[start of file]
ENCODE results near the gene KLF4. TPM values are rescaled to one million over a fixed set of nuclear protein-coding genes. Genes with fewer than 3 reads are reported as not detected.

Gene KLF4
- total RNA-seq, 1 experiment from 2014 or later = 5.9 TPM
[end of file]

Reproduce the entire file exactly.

ENCODE results near the gene KLF4. TPM values are rescaled to one million over a fixed set of nuclear protein-coding genes. Genes with fewer than 3 reads are reported as not detected.

Gene KLF4
- total RNA-seq, 1 experiment from 2014 or later = 5.9 TPM